Iraq is currently waging a war against global terrorism in order to defend itself and all the States of the world. Its army and various security forces are engaged in momentous battles against Islamic State in Iraq and the Levant (ISIL), which is in control of certain Iraqi cities. On 3 December 2015, Turkish military forces comprising hundreds of soldiers and a number of tanks and armoured vehicles crossed the internationally recognized borders of Iraq and penetrated some 110 km into its territory. They set up camp in the Ba‘shiqah region, near the city of Mosul, in northern Iraq. Those military movements were executed without prior consultation and coordination with the federal Government of Iraq and are therefore an act of aggression under the Charter of the United Nations and the relevant provisions of international law.

In its letter of 25 June 2014 addressed to the Secretary-General (S/2014/440) and its letters of 20 September 2014 (S/2014/691) and 11 December 2015 (S/2015/963) addressed to the President of the Security Council, Iraq stressed that the military training, advanced technology and weapons it needs to fight the ISIL terrorist entity must be provided in accordance with the relevant bilateral and multilateral agreements, with full respect for the national sovereignty and Constitution of Iraq, and in coordination with the Iraqi armed forces. Accordingly, Iraq rejects, strenuously opposes and condemns in the strongest possible terms any military movements aimed at countering terrorism that are executed without prior consultation with the federal Government of Iraq and without its approval.

In its letter of 11 December 2015, Iraq called on the Security Council to shoulder its responsibility to maintain international peace and security pursuant to Articles 24 and 34 of the Charter by protecting Iraq and preserving its security, sovereignty and territorial unity and integrity, which Turkish forces violated when they entered Iraqi territory without the knowledge or approval of the federal Government of Iraq. We also called on the Security Council to order Turkey to withdraw its forces immediately and to ensure, by all available means, that those forces retreat immediately and unconditionally to the internationally recognized border of the two countries. Unfortunately, the Security Council did not take any action to fulfil the legitimate request of Iraq calling for the retreat of those forces to the internationally recognized border.

In that same letter, Iraq reaffirmed that it believed that disputes should be resolved through dialogue. It also stressed that it was highly desirous of preserving good-neighbourly relations and mutual respect with Turkey, and had therefore attempted to control the situation through diplomatic means and bilateral discussions. However, those efforts have failed to persuade Turkey to withdraw its forces, which are occupying Iraqi territory.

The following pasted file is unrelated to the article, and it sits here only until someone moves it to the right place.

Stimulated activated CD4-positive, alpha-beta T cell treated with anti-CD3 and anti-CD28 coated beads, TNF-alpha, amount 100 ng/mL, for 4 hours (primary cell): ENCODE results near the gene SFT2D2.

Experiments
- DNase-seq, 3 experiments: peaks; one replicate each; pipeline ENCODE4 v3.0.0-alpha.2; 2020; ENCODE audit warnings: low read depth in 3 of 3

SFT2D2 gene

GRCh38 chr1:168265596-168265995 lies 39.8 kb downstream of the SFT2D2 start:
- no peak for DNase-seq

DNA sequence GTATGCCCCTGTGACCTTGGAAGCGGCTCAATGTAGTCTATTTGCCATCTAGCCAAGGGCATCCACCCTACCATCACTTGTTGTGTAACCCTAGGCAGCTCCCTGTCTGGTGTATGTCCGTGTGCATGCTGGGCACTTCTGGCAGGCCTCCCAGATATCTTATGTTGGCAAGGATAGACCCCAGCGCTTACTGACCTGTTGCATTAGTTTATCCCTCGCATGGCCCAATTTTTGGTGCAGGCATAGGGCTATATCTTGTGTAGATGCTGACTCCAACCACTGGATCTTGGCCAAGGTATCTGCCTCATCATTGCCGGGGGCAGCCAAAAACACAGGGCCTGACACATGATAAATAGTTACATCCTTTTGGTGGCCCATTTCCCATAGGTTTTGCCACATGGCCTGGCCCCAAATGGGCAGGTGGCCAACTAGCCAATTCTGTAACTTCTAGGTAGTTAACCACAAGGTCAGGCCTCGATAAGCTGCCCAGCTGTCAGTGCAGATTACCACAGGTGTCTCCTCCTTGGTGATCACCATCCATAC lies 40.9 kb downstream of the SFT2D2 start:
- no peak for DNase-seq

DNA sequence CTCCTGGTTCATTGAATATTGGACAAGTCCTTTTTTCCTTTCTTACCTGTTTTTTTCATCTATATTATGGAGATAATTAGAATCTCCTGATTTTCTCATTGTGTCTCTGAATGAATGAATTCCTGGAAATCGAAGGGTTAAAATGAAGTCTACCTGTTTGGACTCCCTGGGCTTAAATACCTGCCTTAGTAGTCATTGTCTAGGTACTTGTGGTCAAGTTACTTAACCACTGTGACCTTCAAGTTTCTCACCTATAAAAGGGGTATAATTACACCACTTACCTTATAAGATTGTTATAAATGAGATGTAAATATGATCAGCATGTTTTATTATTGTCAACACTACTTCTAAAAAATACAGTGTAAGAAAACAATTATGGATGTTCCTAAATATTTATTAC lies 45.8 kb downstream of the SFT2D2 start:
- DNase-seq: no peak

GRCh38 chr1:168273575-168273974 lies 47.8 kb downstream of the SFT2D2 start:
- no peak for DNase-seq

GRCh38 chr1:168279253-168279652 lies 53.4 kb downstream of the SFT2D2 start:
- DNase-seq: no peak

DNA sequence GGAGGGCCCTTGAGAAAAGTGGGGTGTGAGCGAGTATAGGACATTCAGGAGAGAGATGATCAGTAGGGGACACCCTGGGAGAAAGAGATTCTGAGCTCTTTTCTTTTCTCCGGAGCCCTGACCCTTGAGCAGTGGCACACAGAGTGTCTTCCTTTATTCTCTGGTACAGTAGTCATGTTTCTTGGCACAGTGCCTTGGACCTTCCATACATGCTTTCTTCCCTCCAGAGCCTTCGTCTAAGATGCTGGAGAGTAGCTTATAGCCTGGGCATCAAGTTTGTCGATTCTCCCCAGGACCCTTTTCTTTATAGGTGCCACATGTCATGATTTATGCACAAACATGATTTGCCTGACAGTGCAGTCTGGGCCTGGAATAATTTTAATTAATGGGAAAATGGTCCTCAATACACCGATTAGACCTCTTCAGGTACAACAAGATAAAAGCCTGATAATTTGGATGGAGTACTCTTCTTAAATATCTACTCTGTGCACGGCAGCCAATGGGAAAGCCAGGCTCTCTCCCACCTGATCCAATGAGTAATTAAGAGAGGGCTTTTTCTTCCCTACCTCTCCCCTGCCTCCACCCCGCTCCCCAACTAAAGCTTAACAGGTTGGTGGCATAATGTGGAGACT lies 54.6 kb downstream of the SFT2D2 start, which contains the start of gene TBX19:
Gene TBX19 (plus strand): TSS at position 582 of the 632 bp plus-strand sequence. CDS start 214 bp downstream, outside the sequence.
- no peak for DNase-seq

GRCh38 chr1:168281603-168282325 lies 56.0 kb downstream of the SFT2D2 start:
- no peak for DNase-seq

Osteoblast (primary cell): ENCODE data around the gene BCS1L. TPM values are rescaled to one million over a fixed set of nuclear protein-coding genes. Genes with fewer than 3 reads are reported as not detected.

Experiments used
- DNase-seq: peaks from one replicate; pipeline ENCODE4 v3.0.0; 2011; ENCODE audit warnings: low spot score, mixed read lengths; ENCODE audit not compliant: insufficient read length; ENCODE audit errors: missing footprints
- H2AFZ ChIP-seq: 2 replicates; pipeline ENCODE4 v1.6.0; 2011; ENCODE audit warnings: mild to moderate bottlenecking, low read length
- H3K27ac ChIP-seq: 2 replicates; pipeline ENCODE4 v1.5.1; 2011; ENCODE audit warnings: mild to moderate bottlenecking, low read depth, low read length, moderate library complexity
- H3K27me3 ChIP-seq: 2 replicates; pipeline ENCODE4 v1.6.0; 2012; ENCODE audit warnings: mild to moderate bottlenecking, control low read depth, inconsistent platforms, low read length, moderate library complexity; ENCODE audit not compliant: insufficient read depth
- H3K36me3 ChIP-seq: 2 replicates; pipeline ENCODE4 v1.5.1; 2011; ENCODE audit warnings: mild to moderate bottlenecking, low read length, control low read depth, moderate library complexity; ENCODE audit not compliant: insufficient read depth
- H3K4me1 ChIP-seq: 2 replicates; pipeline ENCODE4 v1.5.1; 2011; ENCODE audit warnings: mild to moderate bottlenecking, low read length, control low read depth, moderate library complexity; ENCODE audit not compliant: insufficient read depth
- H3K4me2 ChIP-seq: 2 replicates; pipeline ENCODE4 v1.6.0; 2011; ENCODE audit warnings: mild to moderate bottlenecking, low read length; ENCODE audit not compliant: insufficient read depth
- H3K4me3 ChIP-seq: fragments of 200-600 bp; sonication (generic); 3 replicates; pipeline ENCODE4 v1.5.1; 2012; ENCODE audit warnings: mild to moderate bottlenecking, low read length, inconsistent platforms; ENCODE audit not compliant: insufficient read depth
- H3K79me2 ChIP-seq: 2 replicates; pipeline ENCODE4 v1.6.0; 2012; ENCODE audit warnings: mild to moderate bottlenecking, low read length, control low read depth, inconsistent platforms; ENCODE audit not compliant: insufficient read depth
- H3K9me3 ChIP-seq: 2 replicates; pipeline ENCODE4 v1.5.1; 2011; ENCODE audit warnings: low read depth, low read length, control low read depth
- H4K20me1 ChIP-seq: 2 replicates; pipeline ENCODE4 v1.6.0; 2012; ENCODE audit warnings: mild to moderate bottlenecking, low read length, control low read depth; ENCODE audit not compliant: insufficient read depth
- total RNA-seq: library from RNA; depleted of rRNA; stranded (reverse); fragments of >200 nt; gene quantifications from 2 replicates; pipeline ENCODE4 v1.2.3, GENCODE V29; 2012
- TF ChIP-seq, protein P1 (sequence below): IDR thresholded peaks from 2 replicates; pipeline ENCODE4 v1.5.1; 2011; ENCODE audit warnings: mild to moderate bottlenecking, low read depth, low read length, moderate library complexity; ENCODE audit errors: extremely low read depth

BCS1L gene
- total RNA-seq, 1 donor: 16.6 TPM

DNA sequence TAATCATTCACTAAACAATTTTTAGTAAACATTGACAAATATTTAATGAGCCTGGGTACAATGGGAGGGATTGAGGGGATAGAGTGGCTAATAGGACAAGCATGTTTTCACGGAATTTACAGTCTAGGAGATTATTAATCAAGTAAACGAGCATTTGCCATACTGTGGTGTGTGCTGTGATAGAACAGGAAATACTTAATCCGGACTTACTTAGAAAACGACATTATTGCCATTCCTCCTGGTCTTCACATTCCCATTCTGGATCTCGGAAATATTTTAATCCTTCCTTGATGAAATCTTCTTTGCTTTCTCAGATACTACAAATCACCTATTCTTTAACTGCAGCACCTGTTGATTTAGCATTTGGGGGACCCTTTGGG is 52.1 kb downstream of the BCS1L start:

Pursuant to the Charter, Article 52, concerning the peaceful settlement of disputes through regional organizations, the Council of the League of Arab States, meeting at the level of ministers of foreign affairs in extraordinary session on 24 December 2015 in Cairo, adopted resolution No. 7987. In that resolution, the Council of the League condemns the Turkish Government for the incursion of its forces into Iraqi territory; considers the incursion to be a violation of the sovereignty of Iraq and a threat to Arab national security; and demands that the Turkish Government immediately and unconditionally withdraw its forces from Iraqi territory. The Council of the League reaffirmed that position in its resolution No. 653, which it adopted at its twenty-seventh ordinary session at the summit level on 25 July 2016 in Nouakchott. Unfortunately, the Turkish Government has not complied with either of those resolutions.

Turkey has claimed that Iraq has harboured members of the Kurdish Workers Party (PKK). Those claims are not true. On 21 March 2013, Turkey signed a so called peace agreement with Abdullah Ocalan, the leader of PKK. One of the paragraphs of that agreement provides that the armed members of that group would move into Iraqi territory. When that agreement was signed, Iraq condemned that paragraph and considered it to be an infringement of its sovereignty and a threat to security and peace in Iraq and the region. It also sent a letter of protest on 16 May 2013 to the League of Arab States and the United Nations. Yet, now, Turkey justifies its presence in northern Iraq by stating that it is pursuing the very same PKK that, in 2013, it demanded should withdraw to Iraq under the terms of the above-mentioned peace agreement.

Iraq is now engaged in a momentous battle to liberate Mosul from the clutches of the terrorist entity ISIL. Owing to tactical considerations related to the rules of engagement that the various Iraqi forces tasked with liberating Mosul will follow, and given that the Turkish forces are situated near the battle lines with the forces of the terrorist organization ISIL in the absence of a request from the Iraqi Government or its authorization, those forces will treated as being non-friendly forces and, when absolutely necessary, will be dealt with in accordance with the provisions of the Charter, Article 51, which provides that States have the inherent right of individual or collective self-defence if an armed attack occurs against a Member of the United Nations. The Security Council will be notified immediately of any measures taken in exercise of the right of self-defence set out in Article 51.

In conclusion, I should like to reiterate my Government’s call on the Security Council to fulfil its role and ensure, by all available means, that the Turkish forces retreat immediately and unconditionally to the internationally recognized border of the two countries.